A slew of articles, including this one, have reported the results of a recent study out of Canada that shows certain barbecue sauces are rich in antioxidants.  Leaving aside Canadians’ questionable credentials when it comes to barbecue (moose jaw anyone?), as well as the considerable waste of taxpayer money (not mine in this case, thankfully) inherent in funding such useless research, the study does lead to an interesting question.  The question is not, “Isn’t it wonderful that barbecue sauce may have some health benefits?”, but rather, “Who cares if it does?” 

Who cares whether the sauce on an unabashedly not-that-healthy food has some health benefits?  Our culture has grown increasingly obsessed with whether foods–from flax seed to chocolate to beer to steak–contribute to our physical health.  This trend bothers me for a few reasons:

  • It distracts from the obvious fact that as a culture we eat too much and exercise too little.  Until we resolve those issues, everything else is fairly irrelevant.
  • It implies that the pure enjoyment of food is suspect, that there must be some practical benefit in every bite we eat.  This is antithetical to the enjoyment of food and, at the risk of being overly dramatic, to human nature.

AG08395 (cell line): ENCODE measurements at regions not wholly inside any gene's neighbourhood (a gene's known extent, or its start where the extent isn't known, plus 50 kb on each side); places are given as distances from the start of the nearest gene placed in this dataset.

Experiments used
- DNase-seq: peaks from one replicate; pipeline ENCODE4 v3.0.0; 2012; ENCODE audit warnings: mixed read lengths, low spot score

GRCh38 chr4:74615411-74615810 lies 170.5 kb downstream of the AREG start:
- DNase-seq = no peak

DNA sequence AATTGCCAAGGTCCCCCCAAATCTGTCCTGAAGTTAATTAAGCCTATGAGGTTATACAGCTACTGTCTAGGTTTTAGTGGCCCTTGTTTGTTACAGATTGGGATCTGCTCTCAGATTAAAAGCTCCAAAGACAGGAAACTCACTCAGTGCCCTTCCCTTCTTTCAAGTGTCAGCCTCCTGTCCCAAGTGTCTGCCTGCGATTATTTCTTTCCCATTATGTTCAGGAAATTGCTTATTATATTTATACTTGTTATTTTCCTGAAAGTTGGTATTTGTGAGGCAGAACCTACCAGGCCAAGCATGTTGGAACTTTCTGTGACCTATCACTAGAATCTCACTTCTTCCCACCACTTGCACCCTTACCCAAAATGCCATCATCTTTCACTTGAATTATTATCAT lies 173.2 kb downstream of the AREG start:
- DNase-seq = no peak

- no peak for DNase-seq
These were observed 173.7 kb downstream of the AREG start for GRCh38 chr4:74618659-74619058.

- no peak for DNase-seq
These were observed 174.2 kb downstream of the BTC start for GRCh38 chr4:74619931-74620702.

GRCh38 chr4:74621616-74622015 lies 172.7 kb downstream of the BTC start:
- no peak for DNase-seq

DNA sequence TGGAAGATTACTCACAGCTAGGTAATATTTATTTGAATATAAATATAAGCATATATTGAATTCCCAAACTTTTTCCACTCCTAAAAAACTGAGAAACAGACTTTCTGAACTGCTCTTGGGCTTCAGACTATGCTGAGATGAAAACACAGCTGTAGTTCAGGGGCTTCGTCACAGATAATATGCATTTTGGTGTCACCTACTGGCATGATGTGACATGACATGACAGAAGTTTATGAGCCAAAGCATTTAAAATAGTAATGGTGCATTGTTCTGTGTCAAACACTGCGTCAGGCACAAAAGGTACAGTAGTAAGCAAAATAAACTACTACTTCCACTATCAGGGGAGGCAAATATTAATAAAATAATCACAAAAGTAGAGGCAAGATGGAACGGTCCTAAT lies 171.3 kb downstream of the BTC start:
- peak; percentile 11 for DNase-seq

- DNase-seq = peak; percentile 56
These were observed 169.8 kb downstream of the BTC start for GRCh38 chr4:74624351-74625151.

• It puts an emphasis on “health” over quality.  Are we supposed to eat lousy, lazy oven-cooked ribs with a mass produced, highly processed yet antioxidant-rich sauce and feel good about ourselves?  And should we feel bad about eating a wood-cooked, presumably carcinogen-tainted plate of chopped pork covered in homemade but low antioxidant sauce?  Nonsense.

Maybe I am overreacting, since that’s what I do when inhabiting my Porky LeSwine persona, but this sort of madness needs to stop.  Eat a balanced diet, run around the yard with your kids every chance you get, and by all means enjoy your BBQ sandwich.

First Toyotas, Now Pork

Achtung baby!

A North Carolina company is following in Toyota’s footsteps with a massive recall of a life endangering product.  In this case, the recall has nothing to do with defective gas pedals and isn’t actually that massive.  According to this article, The Murphy House of Louisburg is recalling roughly 2,850 pounds of pork barbecue.  The company’s pre-packaged five-pound buckets o’ ‘cue “may contain an undeclared allergen, soy flour,” according to findings by the U.S. Department of Agriculture’s Food Safety and Inspection Service.

Consider this recall further proof that soy has no business within 25 yards of barbecue.